Google Sheets have a lot of features used to aid several aspects of data entry easily. Due to its versatility, functions and formulas used are prone to potential errors which implies that **Google sheets** are not a perfect tool and can also make mistakes.

When errors occur, they are not indicated by the operating system which makes them difficult to understand and resolve. Amongst these errors, the circular dependency error is one of the most common forms that can be displayed on your worksheet, if not careful.

In this tutorial, we are going to discuss what this error means, the causes and how they can be fixed.

## How to Fix ‘Circular Dependency Detected’ Error in Google Sheets

This error occurs when the formula used, exists in the range where the calculation takes place which means the input is directly in combination with the formula.

This generates an error where the formula needs to produce results whereby the input becomes the output of the formula and seizes the formula operations entirely.

When the error occurs, the error would become highlighted in red, and the text entered previously would change to **#REF!.**

**Click on the highlighted cell,** a notification is displayed stating:

“Circular Dependency detected. To resolve with iterative calculation. See File>Spreadsheet settings”.

We can resolve the error message by changing the format of the formula or the parameters stated in the worksheet.

**This error can occur under three circumstances.**

- The formula is inside the range that you are referring to.
- The formula’s input depends on the output.
- Forgetting the Tab name when using Data from another tab.

We are going to explain and discuss how to solve the circular dependency error and how to spot the cause of the error.

Check out **How to Fix Formula Parse Error in Google Sheets.**

## Problem One: Formula Being inside the Range that is being referred.

This occurs when the **cell ranges are wrongly inputted in a formula.** A common function that is subject to this error is the SUM function. For instance, we want to add the total sales made daily on each item in column A.

The sales data is listed in cell B2 to cell B6. But below, the error detected is because the cell range stated is B2 to B7 and B7 is the cell that contains the formula. This is the primary cause of the detected circular dependency error.

### Solution:

Change the cell range to the correct cell range excluding the result cell, B7. The correct range is inputted as B2:B6. **Click Enter and the accurate total of the sales is displayed.**

## Problem Two: The Formula’s Input depends on the Output.

This error occurs **when there are two or more formulas calculating values in the worksheet.** These formulas mostly rely on each other.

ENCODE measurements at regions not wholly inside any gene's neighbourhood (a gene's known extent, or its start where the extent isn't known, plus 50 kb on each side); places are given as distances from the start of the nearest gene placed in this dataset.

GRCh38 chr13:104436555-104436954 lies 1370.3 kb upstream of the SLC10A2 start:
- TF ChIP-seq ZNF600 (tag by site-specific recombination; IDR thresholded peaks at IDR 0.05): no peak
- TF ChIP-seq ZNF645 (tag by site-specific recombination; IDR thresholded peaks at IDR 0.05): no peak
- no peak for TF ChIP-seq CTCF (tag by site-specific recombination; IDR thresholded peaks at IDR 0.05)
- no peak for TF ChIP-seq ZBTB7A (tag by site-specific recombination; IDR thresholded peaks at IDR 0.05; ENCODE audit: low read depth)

For instance, we have a list of names of some students and their grades in the previous mathematics examination. We want to use the IF function to determine if their grade is higher or lower than the average limit to indicate whether they pass or fail.

**=IF(B2>,” Average”, “below average”)**

In the sample worksheet below, the cells C2 to C6 and cells D2 to D6 have errors. The cells in column D depend on the output of the results produced in cells in column C.

When the formula contains an error, the other formulas on the worksheet automatically receive an error because they are dependent on each other.

### Solution:

To resolve this error, **we have to confirm the formula inputted in column C produces accurate results that won’t affect the formula in column D.**

The major cause of the error is that we omitted a condition for the IF function to abide by in the first formula. The correct formula is:

**=IF(B2>50, ” Average”, “below average”)**

**Click enter.** The scores above the specified criteria are displayed as Average while the score below, are displayed as below average.

Due to the accurate formula in column C, the results in column D are also valid.

## Problem Three: Forgetting Tab Name when using Data from Another Tab.

This occurs **when you forget to add the tab name as a reference in the formula. **A different tab is where the results of the **calculated data of the original sheet** are pasted to.

For example, we would use the FILTER function to filter the names of the students whose grades were above 50 marks. Here, the tab **name of the first sheet is omitted** which makes the circular dependency error pop up.

**=FILTER(A2:A6, B2:B6)**

### Solution:

Indicate the forgotten sheet’s name into the formula, by adding its tab name, to describe which tab the worksheet is located.

The correct formula is:

**=FILTER(Sheet2!A2:A6, Sheet2!B2:B6 >50)**

Click **Enter. **The names of the students are filtered correctly without errors.

## Final Thoughts:

Many other errors can appear in your dataset if you are not careful and attentive to the components and positions of the parameters of your formula.

With the highlighted solutions to the problems posed by the circular dependency error. I hope you found this article helpful. Thanks for reading.